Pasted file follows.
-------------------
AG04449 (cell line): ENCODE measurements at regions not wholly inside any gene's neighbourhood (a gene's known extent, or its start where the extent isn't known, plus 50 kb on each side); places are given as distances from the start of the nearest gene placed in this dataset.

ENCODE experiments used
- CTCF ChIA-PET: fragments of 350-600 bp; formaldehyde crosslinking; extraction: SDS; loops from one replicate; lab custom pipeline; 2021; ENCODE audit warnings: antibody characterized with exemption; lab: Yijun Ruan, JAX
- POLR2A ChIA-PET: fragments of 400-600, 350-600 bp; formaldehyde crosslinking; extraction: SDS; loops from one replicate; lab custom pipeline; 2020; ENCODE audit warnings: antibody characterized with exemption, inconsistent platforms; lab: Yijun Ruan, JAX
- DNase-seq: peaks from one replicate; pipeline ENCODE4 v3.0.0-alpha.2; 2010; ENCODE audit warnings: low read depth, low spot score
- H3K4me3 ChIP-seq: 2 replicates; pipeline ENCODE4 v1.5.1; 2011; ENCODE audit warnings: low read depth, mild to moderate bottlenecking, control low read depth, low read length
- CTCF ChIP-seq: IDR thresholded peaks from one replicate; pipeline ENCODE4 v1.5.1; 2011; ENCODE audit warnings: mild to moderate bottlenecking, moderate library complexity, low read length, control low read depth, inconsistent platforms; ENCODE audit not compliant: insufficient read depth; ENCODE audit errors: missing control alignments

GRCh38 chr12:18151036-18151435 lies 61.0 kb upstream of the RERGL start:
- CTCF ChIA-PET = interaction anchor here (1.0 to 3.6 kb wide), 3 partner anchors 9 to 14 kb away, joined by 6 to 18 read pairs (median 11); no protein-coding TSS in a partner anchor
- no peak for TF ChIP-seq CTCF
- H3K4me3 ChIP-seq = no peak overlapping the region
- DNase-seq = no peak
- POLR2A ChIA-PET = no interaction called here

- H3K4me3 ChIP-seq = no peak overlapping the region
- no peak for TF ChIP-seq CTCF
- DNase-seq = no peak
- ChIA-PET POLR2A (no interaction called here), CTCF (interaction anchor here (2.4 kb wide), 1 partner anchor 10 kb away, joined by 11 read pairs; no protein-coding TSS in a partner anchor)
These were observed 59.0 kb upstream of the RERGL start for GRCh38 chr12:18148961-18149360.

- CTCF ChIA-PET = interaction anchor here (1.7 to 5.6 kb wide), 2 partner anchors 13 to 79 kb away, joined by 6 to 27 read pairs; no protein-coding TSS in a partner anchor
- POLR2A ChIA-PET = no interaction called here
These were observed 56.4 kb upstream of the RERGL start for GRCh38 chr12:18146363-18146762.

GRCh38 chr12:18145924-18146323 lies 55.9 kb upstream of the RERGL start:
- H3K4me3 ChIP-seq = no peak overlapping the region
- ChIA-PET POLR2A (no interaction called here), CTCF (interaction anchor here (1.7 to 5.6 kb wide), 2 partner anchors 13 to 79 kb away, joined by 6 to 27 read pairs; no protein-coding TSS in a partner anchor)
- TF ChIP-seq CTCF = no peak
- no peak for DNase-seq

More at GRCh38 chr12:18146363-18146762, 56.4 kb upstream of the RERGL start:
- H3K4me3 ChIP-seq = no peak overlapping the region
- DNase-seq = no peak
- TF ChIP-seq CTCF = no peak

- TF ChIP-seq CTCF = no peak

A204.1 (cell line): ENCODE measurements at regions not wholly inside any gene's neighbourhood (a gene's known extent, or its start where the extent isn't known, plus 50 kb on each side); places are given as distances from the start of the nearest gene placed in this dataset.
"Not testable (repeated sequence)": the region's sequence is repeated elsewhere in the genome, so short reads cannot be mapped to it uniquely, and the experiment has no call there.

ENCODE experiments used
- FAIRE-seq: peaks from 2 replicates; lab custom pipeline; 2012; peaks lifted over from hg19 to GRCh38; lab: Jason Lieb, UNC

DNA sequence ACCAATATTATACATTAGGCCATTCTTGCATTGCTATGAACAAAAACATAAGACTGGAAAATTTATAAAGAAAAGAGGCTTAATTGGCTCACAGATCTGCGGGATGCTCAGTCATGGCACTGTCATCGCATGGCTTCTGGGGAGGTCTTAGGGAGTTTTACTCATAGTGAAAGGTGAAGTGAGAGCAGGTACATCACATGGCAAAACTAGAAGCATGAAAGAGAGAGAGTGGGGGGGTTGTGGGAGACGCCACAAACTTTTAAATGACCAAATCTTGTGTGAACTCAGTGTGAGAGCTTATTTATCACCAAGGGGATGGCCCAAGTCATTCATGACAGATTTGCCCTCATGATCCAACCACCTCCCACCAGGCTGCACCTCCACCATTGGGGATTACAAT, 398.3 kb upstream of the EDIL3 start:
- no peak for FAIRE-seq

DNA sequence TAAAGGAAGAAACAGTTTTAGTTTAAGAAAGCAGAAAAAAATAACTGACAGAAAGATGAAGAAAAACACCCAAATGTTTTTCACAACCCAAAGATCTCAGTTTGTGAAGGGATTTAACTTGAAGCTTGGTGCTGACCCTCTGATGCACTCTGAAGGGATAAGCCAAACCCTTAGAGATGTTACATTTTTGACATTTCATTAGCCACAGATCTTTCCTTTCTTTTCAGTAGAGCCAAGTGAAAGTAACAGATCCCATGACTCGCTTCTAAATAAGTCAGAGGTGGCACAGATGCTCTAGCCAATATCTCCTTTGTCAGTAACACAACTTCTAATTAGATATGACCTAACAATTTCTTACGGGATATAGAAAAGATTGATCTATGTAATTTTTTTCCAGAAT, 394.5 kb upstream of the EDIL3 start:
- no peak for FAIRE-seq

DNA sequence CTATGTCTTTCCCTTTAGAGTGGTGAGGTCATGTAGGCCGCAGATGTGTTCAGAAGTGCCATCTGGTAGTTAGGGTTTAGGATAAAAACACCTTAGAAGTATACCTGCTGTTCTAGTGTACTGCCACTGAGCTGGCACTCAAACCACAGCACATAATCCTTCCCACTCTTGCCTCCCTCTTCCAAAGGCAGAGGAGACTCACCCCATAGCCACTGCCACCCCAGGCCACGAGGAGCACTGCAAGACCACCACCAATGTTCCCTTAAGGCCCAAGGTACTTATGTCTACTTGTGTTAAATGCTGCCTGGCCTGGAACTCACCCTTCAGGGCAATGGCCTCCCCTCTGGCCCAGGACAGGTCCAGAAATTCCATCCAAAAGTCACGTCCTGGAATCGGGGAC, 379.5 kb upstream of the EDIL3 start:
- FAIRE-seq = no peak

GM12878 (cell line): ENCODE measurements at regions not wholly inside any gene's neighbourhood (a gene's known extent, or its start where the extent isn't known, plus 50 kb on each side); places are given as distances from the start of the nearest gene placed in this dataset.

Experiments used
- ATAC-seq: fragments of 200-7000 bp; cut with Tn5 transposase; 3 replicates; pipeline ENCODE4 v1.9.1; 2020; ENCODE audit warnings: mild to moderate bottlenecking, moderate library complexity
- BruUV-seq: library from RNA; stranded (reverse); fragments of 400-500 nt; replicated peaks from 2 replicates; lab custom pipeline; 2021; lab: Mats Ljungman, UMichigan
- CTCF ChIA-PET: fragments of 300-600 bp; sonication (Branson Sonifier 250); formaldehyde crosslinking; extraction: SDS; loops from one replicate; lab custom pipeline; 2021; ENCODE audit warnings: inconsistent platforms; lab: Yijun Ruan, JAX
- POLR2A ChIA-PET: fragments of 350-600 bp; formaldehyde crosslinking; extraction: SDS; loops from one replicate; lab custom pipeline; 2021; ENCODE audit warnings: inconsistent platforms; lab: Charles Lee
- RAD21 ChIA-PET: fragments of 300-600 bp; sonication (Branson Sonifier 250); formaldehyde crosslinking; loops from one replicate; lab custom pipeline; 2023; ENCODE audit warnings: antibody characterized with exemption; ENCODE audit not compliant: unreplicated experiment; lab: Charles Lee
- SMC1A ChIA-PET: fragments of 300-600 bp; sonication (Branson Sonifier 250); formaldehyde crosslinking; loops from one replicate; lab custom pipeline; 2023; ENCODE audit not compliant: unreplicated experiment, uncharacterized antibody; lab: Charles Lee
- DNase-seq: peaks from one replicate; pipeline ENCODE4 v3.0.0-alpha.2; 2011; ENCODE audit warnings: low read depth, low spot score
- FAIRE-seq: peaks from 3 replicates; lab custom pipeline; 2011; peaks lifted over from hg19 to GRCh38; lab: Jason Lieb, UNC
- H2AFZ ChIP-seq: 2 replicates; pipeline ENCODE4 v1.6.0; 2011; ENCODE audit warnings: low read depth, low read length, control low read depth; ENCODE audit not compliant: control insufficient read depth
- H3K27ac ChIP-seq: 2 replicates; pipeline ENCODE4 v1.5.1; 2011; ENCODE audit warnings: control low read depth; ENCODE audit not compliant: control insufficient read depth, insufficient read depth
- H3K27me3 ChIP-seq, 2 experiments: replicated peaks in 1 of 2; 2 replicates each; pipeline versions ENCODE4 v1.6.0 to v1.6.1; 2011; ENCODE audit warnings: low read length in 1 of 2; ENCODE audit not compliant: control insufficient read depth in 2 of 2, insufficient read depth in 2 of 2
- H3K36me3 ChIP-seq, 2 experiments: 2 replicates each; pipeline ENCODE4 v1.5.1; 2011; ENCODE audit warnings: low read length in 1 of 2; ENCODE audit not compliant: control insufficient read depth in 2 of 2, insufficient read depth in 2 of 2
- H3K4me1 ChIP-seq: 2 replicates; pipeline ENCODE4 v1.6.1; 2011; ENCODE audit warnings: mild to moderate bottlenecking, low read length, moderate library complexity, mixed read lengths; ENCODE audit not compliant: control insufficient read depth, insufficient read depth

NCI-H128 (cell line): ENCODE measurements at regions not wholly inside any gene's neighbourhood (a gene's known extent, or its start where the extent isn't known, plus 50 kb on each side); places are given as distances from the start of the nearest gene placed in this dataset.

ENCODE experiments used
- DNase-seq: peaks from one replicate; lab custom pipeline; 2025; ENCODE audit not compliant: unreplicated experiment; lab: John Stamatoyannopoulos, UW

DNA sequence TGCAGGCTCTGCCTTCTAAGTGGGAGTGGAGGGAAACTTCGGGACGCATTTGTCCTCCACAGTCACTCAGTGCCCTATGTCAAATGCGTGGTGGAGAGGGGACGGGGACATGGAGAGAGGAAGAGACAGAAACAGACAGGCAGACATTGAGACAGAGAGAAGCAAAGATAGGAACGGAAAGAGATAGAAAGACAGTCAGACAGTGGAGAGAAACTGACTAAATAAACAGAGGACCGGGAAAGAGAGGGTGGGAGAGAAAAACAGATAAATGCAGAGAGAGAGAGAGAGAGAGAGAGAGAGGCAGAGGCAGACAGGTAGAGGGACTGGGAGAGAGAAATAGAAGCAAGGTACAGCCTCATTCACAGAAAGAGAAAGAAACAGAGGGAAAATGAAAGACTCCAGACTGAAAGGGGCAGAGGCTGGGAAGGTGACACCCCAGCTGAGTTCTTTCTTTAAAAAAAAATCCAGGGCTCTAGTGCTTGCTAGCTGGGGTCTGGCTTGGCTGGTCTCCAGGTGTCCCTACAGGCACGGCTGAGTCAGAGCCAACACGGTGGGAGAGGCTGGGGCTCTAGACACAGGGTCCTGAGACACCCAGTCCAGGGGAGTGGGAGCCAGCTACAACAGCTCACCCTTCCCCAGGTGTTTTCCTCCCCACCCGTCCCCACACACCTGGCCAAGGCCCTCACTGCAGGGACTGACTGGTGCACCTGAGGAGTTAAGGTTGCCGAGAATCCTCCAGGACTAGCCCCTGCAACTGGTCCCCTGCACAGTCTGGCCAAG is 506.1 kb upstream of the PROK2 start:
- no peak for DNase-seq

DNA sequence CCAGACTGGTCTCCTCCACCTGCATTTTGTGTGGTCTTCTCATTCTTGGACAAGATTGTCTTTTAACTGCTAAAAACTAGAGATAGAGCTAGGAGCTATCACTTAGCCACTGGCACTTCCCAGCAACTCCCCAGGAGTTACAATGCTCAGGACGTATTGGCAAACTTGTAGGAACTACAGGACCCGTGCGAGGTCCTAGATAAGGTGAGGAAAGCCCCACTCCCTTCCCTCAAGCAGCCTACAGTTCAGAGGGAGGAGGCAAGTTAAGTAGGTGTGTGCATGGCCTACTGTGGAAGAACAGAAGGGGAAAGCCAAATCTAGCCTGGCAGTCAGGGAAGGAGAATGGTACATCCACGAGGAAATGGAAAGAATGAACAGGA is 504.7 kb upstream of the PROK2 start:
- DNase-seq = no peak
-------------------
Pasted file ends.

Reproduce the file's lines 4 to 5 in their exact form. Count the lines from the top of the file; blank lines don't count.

- POLR2A ChIA-PET: fragments of 400-600, 350-600 bp; formaldehyde crosslinking; extraction: SDS; loops from one replicate; lab custom pipeline; 2020; ENCODE audit warnings: antibody characterized with exemption, inconsistent platforms; lab: Yijun Ruan, JAX
- DNase-seq: peaks from one replicate; pipeline ENCODE4 v3.0.0-alpha.2; 2010; ENCODE audit warnings: low read depth, low spot score